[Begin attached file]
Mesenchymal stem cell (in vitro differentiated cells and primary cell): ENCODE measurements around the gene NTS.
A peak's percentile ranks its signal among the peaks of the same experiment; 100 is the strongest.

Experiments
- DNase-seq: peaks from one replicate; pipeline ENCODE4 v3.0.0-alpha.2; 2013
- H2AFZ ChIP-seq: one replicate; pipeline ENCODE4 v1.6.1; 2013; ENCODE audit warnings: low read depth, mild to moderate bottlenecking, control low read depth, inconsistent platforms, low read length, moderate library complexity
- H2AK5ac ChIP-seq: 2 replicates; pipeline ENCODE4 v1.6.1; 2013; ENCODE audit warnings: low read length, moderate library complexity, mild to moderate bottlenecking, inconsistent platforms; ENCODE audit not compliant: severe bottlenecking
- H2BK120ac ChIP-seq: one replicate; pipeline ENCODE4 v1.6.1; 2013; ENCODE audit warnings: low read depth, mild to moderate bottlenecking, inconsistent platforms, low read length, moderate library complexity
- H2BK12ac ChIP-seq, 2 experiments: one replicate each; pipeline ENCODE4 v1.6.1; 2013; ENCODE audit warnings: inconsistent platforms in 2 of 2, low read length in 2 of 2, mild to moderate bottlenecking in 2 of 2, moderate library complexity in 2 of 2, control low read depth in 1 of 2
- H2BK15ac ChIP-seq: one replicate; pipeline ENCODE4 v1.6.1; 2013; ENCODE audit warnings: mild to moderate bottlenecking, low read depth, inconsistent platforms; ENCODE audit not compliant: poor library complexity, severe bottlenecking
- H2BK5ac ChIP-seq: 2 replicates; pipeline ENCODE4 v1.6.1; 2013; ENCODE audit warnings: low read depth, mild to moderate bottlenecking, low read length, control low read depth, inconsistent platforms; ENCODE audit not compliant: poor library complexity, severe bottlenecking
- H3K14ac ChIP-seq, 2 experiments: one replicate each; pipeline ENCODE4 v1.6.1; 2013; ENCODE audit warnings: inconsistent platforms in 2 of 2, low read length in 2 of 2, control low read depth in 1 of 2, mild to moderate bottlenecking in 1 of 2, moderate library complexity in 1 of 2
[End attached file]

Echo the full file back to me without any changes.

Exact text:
Mesenchymal stem cell (in vitro differentiated cells and primary cell): ENCODE measurements around the gene NTS.
A peak's percentile ranks its signal among the peaks of the same experiment; 100 is the strongest.

Experiments
- DNase-seq: peaks from one replicate; pipeline ENCODE4 v3.0.0-alpha.2; 2013
- H2AFZ ChIP-seq: one replicate; pipeline ENCODE4 v1.6.1; 2013; ENCODE audit warnings: low read depth, mild to moderate bottlenecking, control low read depth, inconsistent platforms, low read length, moderate library complexity
- H2AK5ac ChIP-seq: 2 replicates; pipeline ENCODE4 v1.6.1; 2013; ENCODE audit warnings: low read length, moderate library complexity, mild to moderate bottlenecking, inconsistent platforms; ENCODE audit not compliant: severe bottlenecking
- H2BK120ac ChIP-seq: one replicate; pipeline ENCODE4 v1.6.1; 2013; ENCODE audit warnings: low read depth, mild to moderate bottlenecking, inconsistent platforms, low read length, moderate library complexity
- H2BK12ac ChIP-seq, 2 experiments: one replicate each; pipeline ENCODE4 v1.6.1; 2013; ENCODE audit warnings: inconsistent platforms in 2 of 2, low read length in 2 of 2, mild to moderate bottlenecking in 2 of 2, moderate library complexity in 2 of 2, control low read depth in 1 of 2
- H2BK15ac ChIP-seq: one replicate; pipeline ENCODE4 v1.6.1; 2013; ENCODE audit warnings: mild to moderate bottlenecking, low read depth, inconsistent platforms; ENCODE audit not compliant: poor library complexity, severe bottlenecking
- H2BK5ac ChIP-seq: 2 replicates; pipeline ENCODE4 v1.6.1; 2013; ENCODE audit warnings: low read depth, mild to moderate bottlenecking, low read length, control low read depth, inconsistent platforms; ENCODE audit not compliant: poor library complexity, severe bottlenecking
- H3K14ac ChIP-seq, 2 experiments: one replicate each; pipeline ENCODE4 v1.6.1; 2013; ENCODE audit warnings: inconsistent platforms in 2 of 2, low read length in 2 of 2, control low read depth in 1 of 2, mild to moderate bottlenecking in 1 of 2, moderate library complexity in 1 of 2